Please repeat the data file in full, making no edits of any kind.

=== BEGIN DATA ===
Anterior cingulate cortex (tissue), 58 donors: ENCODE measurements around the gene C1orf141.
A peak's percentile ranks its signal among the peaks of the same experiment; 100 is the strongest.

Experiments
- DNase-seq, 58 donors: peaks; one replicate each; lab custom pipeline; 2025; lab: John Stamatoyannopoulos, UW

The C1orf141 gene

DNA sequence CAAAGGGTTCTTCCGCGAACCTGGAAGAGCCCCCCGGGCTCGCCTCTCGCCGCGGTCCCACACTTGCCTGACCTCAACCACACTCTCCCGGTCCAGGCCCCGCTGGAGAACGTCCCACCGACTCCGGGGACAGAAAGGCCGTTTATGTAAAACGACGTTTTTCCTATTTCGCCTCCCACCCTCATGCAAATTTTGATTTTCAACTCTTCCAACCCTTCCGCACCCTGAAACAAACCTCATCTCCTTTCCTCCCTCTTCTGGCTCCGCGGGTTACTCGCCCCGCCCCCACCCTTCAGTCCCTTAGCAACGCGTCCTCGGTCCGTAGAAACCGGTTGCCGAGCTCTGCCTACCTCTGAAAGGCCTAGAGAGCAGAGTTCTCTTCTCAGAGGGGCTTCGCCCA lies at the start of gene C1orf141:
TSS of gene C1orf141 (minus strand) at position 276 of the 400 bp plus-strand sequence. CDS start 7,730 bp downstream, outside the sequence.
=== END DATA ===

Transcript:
Anterior cingulate cortex (tissue), 58 donors: ENCODE measurements around the gene C1orf141.
A peak's percentile ranks its signal among the peaks of the same experiment; 100 is the strongest.

Experiments
- DNase-seq, 58 donors: peaks; one replicate each; lab custom pipeline; 2025; lab: John Stamatoyannopoulos, UW

The C1orf141 gene

DNA sequence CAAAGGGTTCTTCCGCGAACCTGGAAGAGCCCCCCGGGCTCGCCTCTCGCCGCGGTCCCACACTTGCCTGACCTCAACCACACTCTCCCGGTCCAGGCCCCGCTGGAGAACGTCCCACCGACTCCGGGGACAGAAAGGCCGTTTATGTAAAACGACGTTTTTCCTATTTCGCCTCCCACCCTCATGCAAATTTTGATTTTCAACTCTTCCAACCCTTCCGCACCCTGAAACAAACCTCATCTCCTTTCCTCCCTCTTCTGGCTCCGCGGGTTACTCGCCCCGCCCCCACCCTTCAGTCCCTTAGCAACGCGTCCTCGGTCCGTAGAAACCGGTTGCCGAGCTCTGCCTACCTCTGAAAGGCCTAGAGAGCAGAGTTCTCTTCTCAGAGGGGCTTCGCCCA lies at the start of gene C1orf141:
TSS of gene C1orf141 (minus strand) at position 276 of the 400 bp plus-strand sequence. CDS start 7,730 bp downstream, outside the sequence.